The organising of tourism events has changed dramatically since World Travel Market first opened its doors 30 years ago.
As it has the travel industry, the internet has revolutionised the way the events industry has positioned and marketed its exhibitions. Prior to the internet, there was no focal point for an event before it took place, where exhibitors and visitors could visit to find out the latest information. Today a website is the shop window for all exhibitions as it is for all commercial organisations.
Like the travel industry, the events and exhibitions sector relied on brochures, I can remember scrutinising exhibition promotional brochures the same way a newspaper editor in Fleet Street would before sending it to the presses.
Today, direct marketing is conducted via email meaning information is far more up to date and allows us to have a more personal relationship with our exhibitors and visitors.
The biggest challenge today is the impact the current financial uncertainty has had on the travel industry and in turn the exhibition sector. Organisations’ scrutiny of their marketing budget means the days of companies exhibiting at events every year without evaluating its success have long gone.
At World Travel Market, the premier global event for the travel industry, we have always been committed to offering our exhibitors value and making sure they receive a high return on their investment in WTM.
We work closely with all our exhibitors to make sure they are meeting all their marketing, branding and public relations objectives. Ultimately, most exhibitors equate the success of an event by the number of senior industry buyers they met and the volume of business conducted and deals signed.
Due to this, we make sure exhibitors have a range of opportunities to talk to the industry senior buyers, who are all members of WTM’s Meridian Club. Last year we changed the admission policy with access on the first day of the show by exhibitor-invite only. While this year we have introduced speed networking for the first time, which has been over-subscribed with Meridian Club members looking to open negotiations with WTM exhibitors.
This focus has left us in a strong position during the current financial uncertainty, with our high exhibitor satisfaction levels and our very low churn rate meaning we will be celebrating our 30th anniversary this year with a high number of exhibitors who have supported the event for much of the past three decades.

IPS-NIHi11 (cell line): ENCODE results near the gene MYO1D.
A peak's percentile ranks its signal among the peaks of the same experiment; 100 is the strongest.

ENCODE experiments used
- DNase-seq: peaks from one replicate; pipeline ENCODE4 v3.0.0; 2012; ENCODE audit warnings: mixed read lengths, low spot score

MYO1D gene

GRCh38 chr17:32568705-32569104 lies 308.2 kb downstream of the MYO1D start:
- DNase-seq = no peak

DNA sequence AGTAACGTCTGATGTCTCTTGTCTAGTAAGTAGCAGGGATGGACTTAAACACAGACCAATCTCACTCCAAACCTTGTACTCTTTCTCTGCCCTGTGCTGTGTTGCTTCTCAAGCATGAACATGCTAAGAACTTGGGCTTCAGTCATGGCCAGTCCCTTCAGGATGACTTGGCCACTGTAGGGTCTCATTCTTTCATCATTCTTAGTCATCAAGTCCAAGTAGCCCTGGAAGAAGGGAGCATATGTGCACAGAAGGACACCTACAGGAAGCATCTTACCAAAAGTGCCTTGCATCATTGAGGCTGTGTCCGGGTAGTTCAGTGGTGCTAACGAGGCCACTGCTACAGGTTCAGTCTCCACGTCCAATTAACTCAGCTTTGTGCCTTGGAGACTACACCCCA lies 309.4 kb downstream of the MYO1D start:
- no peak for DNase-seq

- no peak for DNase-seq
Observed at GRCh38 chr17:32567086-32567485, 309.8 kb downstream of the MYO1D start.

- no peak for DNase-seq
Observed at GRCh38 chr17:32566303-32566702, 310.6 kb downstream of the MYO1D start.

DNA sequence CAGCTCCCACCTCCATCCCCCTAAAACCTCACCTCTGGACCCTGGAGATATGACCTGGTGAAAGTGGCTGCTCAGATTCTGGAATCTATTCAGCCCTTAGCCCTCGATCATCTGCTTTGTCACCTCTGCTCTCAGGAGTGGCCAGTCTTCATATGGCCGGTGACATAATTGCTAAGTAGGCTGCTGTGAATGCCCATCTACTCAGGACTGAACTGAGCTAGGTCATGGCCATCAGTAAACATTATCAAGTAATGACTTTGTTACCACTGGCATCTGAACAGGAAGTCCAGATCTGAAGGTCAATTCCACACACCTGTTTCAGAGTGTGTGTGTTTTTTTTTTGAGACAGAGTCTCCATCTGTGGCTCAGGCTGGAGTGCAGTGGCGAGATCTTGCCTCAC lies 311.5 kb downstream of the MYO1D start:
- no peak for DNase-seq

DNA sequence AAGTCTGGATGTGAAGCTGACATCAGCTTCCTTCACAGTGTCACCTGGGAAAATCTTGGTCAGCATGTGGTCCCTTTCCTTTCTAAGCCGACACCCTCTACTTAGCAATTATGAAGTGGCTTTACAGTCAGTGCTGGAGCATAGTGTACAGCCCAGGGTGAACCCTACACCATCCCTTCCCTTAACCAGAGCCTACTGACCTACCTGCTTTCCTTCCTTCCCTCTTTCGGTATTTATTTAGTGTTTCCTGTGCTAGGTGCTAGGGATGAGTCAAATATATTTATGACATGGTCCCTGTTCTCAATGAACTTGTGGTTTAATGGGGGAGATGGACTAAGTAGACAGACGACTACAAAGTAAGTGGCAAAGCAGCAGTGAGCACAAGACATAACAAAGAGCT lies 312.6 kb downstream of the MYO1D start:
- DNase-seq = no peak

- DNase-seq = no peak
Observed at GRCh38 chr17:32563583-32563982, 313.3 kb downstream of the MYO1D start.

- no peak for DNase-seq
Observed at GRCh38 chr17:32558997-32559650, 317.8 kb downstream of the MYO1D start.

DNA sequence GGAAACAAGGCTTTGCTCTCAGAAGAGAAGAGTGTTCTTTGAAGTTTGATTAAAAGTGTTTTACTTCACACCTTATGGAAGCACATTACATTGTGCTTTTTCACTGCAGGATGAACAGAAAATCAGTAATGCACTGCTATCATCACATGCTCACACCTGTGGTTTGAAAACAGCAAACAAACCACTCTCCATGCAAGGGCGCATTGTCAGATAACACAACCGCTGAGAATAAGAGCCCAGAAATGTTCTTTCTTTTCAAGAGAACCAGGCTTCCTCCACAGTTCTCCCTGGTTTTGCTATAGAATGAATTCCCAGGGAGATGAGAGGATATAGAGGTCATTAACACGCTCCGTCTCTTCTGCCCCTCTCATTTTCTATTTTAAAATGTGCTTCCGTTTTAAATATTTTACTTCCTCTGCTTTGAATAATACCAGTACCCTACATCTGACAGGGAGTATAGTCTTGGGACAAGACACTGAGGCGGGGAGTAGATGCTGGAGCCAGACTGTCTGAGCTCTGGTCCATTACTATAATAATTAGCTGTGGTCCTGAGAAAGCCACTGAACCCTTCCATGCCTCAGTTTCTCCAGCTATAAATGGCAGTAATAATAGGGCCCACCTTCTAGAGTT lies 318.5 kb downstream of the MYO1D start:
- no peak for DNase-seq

Success for an exhibitor is a high exhibitor and visitor satisfaction with exhibitors and visitors returning year after year. WTM 2008 took place with the backdrop of global financial uncertainty, despite this it was the largest event ever with almost 50,000 participants and more than 5,600 exhibitors.
The final major change in the exhibition industry over the past 30 years is the focus on providing a sustainable and environmentally-friendly event. World Travel Market led the travel industry when it launched Environmental Awareness Day in 1994 (renamed World Responsible Tourism Day in 2004), which is still the only international day of action of its kind.
This time we are leading the exhibition industry with WTM looking to be one of the first exhibitions to achieve the new British standard for sustainable event management – BS8901. WTM 2009 will be marked against the BS8901 framework for events, venues and suppliers considering economic, environmental and social impact the exhibition has on its local community.
World Travel Market is working alongside its exhibitors to achieve a sustainable event and is set to be the first ExCeL – London event to achieve the BS8901 standard.
Executives: Face-to-Face Meetings Are Best
When the goals of a meeting include persuasion, leadership, engagement, inspiration, decision-making, accountability, or candor, U.S. business executives overwhelmingly believe that holding a face-to-face gathering is the only way to go. In a June 2009 survey of 760 executives from businesses of all sizes, Forbes Insights found that 84 percent of them prefer in-person, face-to-face business meetings, citing those as more effective than web conferences, videoconferences, or teleconferences for reaching a dozen goals, including those listed above. However, technology-enabled meetings have their place as well. The respondents deemed virtual meetings best for “information dissemination” and “data presentation.”
By Fiona Jeffery